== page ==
Film & TV

Amy Reminds Us Amy Winehouse Was the Greatest Singer of Her Generation

If you were going to compare the viewing experience of Amy, the new documentary about singer Amy Winehouse, to another movie, it might have to be Titanic. Throughout the two-hour film, you can’t help but root for Winehouse: She’s funny, charming, and has a voice that could melt the coldest iceberg. When you see her as a teenager cooing “Happy Birthday,” writing songs in the studio, or having her knees buckle over while sharing a duet with Tony Bennett, you pray she gets a happy ending, but you know her ship is going to wreck in the most tragic fashion.

Amy Winehouse, born in 1983 and dead in 2011, is one of the early subjects of this type of documentary. Much of her life, even at a young age, when no one knew who she was, was recorded. By comparison, in the recent Nina Simone documentary, What Happened Miss Simone?, you feel fortunate to catch a black-and-white photograph of a young Simone playing piano. In Amy, you get saved voicemail messages, candid conversations while a friend is holding a video camera, and, of course, all the talk-show appearances.

The first hour of the movie shows how a star is born. From the first time sound emanates from her vocal cords, you remember she is the most distinctive — and possibly greatest — singer of the 21st Century. That might be the type of hyperbole placed on musicians who die young. (Is Kurt Cobain really that much better than Eddie Vedder? Is 2Pac better than Q Tip?) But as you spend the 130 minutes with Winehouse and you hear the depth of her voice, you wonder who her competition could be. Winehouse may have known it. There's a scene where she’s watching the Grammys in which she’s nominated for best record, and she mocks her competition: Beyoncé? Foo Fighters? Jay Z? Justin Timberlake?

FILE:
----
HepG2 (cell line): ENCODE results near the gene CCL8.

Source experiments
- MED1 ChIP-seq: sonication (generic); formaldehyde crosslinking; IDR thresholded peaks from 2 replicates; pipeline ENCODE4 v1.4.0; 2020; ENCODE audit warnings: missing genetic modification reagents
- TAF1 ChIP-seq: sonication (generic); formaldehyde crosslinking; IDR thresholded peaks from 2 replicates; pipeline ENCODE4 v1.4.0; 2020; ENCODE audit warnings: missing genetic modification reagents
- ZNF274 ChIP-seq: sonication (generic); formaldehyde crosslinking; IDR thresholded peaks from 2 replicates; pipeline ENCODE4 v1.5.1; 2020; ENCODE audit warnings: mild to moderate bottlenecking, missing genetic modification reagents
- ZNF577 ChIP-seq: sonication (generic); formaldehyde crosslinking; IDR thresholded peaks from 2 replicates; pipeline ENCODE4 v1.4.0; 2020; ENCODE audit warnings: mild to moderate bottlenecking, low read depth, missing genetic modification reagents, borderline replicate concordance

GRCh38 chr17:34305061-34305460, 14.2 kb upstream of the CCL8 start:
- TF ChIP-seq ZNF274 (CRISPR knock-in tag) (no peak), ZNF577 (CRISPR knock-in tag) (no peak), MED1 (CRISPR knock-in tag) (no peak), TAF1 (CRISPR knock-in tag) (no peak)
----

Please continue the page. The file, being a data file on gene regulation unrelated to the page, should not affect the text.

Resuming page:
Even at an early age, she’s shown to be fully formed musically (if not stylistically — the beehive hair and tattoos came later). With her early death from alcohol poisoning, there’s a tragic connotation to the song "Rehab," but if you can remember the first time you heard her biggest hit, there was a sense of humor to it. It sounded like a lost song from Phil Spector’s Wall of Sound, only with a modern sense of irony that you learn through the movie was far too autobiographical.

The second half of the movie makes you pay for getting to enjoy such wonderful music, apparently because the last few years of Winehouse’s life didn't involve much music. It follows a Behind the Music formula, showing her steep and painful decline, due mostly to the men in her life. Her father appears to be a celebrity-hungry sycophant, her manager wants to milk her for every cent, her husband introduces her to crack and heroin, and Jay Leno makes jokes about her addictions.

In the end, she left her fans only two albums. Nina Simone was able to focus her energies on the civil rights movement while Winehouse, it seemed, only had her drink and drugs. You come out wishing above all else that she would have gone to rehab.

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David Rolland is a freelance writer for New Times Broward-Palm Beach and Miami New Times. His novel, The End of the Century, published by Jitney Books, is available at many fine booksellers.
Contact: David Rolland